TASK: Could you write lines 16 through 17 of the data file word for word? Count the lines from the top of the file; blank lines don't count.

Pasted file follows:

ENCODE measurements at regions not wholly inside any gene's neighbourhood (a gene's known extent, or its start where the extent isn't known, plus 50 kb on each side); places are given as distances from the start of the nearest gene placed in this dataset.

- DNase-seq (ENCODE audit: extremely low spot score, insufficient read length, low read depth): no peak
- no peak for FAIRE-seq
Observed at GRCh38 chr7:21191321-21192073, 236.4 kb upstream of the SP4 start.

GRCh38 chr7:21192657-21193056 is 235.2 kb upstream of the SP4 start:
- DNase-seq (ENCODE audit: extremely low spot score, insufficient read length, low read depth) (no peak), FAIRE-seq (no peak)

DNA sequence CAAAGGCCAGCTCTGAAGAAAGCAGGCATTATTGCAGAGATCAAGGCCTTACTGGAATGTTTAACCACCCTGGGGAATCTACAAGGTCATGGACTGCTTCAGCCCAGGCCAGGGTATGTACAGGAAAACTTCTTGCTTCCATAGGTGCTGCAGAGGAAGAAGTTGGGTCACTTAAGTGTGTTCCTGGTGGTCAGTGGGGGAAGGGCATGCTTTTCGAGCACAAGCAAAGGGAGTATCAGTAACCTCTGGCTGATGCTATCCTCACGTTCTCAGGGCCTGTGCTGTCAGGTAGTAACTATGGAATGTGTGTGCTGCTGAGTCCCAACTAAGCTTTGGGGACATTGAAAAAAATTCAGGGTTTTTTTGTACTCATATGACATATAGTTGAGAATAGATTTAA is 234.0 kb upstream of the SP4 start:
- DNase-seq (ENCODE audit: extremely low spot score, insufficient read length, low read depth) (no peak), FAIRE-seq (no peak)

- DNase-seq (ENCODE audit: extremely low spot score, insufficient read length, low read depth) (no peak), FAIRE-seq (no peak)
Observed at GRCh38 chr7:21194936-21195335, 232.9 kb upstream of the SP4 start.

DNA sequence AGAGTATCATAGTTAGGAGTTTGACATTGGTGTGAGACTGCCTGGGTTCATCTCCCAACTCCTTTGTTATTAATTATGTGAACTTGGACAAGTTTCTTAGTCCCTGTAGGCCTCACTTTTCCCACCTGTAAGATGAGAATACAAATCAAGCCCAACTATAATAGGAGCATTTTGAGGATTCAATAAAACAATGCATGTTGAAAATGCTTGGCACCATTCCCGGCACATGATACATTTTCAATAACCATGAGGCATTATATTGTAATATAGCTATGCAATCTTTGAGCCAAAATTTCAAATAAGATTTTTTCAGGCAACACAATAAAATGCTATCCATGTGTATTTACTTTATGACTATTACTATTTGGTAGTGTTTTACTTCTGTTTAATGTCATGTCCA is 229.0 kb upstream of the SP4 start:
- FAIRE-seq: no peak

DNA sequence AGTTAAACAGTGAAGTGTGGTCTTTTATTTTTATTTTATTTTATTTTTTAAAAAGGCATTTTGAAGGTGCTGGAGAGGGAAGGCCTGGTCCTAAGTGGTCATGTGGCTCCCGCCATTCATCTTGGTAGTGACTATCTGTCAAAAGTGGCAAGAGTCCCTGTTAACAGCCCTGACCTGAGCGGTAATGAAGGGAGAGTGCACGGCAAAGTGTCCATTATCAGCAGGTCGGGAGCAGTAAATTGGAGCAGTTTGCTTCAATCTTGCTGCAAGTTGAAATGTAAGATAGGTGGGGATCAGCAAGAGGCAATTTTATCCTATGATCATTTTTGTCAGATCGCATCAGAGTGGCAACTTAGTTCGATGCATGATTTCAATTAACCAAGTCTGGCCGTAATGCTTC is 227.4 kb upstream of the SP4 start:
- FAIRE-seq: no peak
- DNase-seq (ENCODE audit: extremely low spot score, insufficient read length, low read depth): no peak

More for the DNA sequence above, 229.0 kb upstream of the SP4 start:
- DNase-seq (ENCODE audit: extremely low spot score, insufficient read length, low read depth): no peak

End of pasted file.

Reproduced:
More for the DNA sequence above, 229.0 kb upstream of the SP4 start:
- DNase-seq (ENCODE audit: extremely low spot score, insufficient read length, low read depth): no peak